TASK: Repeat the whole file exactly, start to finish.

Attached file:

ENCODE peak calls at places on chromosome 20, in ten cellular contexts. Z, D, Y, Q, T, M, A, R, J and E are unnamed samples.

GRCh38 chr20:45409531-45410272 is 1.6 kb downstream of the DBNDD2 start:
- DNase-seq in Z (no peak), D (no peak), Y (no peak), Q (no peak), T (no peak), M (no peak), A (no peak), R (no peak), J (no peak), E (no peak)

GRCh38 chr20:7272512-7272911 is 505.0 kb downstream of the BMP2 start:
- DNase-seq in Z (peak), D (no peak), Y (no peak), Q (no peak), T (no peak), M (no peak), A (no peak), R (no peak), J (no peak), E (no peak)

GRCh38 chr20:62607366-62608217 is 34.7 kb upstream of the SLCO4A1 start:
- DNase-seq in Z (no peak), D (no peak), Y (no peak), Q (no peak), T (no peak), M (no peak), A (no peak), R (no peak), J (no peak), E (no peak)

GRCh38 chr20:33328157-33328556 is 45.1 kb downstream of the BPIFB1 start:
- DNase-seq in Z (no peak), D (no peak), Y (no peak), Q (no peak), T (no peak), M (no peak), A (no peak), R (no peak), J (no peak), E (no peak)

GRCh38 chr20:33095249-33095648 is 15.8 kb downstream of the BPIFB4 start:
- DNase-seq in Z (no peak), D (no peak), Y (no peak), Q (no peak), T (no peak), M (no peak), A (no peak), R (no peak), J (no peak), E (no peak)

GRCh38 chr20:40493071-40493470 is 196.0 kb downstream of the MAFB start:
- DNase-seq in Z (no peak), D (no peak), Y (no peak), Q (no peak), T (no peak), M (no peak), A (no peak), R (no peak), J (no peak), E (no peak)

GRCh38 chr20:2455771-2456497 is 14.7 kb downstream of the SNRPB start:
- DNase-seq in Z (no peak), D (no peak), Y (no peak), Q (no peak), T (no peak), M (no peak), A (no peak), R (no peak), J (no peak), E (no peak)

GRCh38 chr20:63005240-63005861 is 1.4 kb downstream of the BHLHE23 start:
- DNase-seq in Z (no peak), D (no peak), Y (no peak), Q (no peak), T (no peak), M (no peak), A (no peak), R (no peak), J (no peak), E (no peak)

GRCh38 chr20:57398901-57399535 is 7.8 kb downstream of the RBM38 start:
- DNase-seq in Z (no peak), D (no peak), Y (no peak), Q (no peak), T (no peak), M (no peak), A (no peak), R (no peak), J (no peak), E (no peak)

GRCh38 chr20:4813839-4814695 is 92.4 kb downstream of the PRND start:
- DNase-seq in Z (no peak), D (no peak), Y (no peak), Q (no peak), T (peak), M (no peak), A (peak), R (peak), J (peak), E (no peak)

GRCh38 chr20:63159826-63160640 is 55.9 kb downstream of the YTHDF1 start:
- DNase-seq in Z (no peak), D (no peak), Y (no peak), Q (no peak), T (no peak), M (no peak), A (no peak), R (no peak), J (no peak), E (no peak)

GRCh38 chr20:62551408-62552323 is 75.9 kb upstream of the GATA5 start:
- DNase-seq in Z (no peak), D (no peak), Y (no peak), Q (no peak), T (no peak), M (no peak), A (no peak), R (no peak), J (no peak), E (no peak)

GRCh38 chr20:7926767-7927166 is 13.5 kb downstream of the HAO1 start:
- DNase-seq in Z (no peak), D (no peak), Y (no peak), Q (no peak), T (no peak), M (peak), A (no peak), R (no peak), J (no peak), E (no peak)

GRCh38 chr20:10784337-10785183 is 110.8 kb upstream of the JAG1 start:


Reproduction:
ENCODE peak calls at places on chromosome 20, in ten cellular contexts. Z, D, Y, Q, T, M, A, R, J and E are unnamed samples.

GRCh38 chr20:45409531-45410272 is 1.6 kb downstream of the DBNDD2 start:
- DNase-seq in Z (no peak), D (no peak), Y (no peak), Q (no peak), T (no peak), M (no peak), A (no peak), R (no peak), J (no peak), E (no peak)

GRCh38 chr20:7272512-7272911 is 505.0 kb downstream of the BMP2 start:
- DNase-seq in Z (peak), D (no peak), Y (no peak), Q (no peak), T (no peak), M (no peak), A (no peak), R (no peak), J (no peak), E (no peak)

GRCh38 chr20:62607366-62608217 is 34.7 kb upstream of the SLCO4A1 start:
- DNase-seq in Z (no peak), D (no peak), Y (no peak), Q (no peak), T (no peak), M (no peak), A (no peak), R (no peak), J (no peak), E (no peak)

GRCh38 chr20:33328157-33328556 is 45.1 kb downstream of the BPIFB1 start:
- DNase-seq in Z (no peak), D (no peak), Y (no peak), Q (no peak), T (no peak), M (no peak), A (no peak), R (no peak), J (no peak), E (no peak)

GRCh38 chr20:33095249-33095648 is 15.8 kb downstream of the BPIFB4 start:
- DNase-seq in Z (no peak), D (no peak), Y (no peak), Q (no peak), T (no peak), M (no peak), A (no peak), R (no peak), J (no peak), E (no peak)

GRCh38 chr20:40493071-40493470 is 196.0 kb downstream of the MAFB start:
- DNase-seq in Z (no peak), D (no peak), Y (no peak), Q (no peak), T (no peak), M (no peak), A (no peak), R (no peak), J (no peak), E (no peak)

GRCh38 chr20:2455771-2456497 is 14.7 kb downstream of the SNRPB start:
- DNase-seq in Z (no peak), D (no peak), Y (no peak), Q (no peak), T (no peak), M (no peak), A (no peak), R (no peak), J (no peak), E (no peak)

GRCh38 chr20:63005240-63005861 is 1.4 kb downstream of the BHLHE23 start:
- DNase-seq in Z (no peak), D (no peak), Y (no peak), Q (no peak), T (no peak), M (no peak), A (no peak), R (no peak), J (no peak), E (no peak)

GRCh38 chr20:57398901-57399535 is 7.8 kb downstream of the RBM38 start:
- DNase-seq in Z (no peak), D (no peak), Y (no peak), Q (no peak), T (no peak), M (no peak), A (no peak), R (no peak), J (no peak), E (no peak)

GRCh38 chr20:4813839-4814695 is 92.4 kb downstream of the PRND start:
- DNase-seq in Z (no peak), D (no peak), Y (no peak), Q (no peak), T (peak), M (no peak), A (peak), R (peak), J (peak), E (no peak)

GRCh38 chr20:63159826-63160640 is 55.9 kb downstream of the YTHDF1 start:
- DNase-seq in Z (no peak), D (no peak), Y (no peak), Q (no peak), T (no peak), M (no peak), A (no peak), R (no peak), J (no peak), E (no peak)

GRCh38 chr20:62551408-62552323 is 75.9 kb upstream of the GATA5 start:
- DNase-seq in Z (no peak), D (no peak), Y (no peak), Q (no peak), T (no peak), M (no peak), A (no peak), R (no peak), J (no peak), E (no peak)

GRCh38 chr20:7926767-7927166 is 13.5 kb downstream of the HAO1 start:
- DNase-seq in Z (no peak), D (no peak), Y (no peak), Q (no peak), T (no peak), M (peak), A (no peak), R (no peak), J (no peak), E (no peak)

GRCh38 chr20:10784337-10785183 is 110.8 kb upstream of the JAG1 start: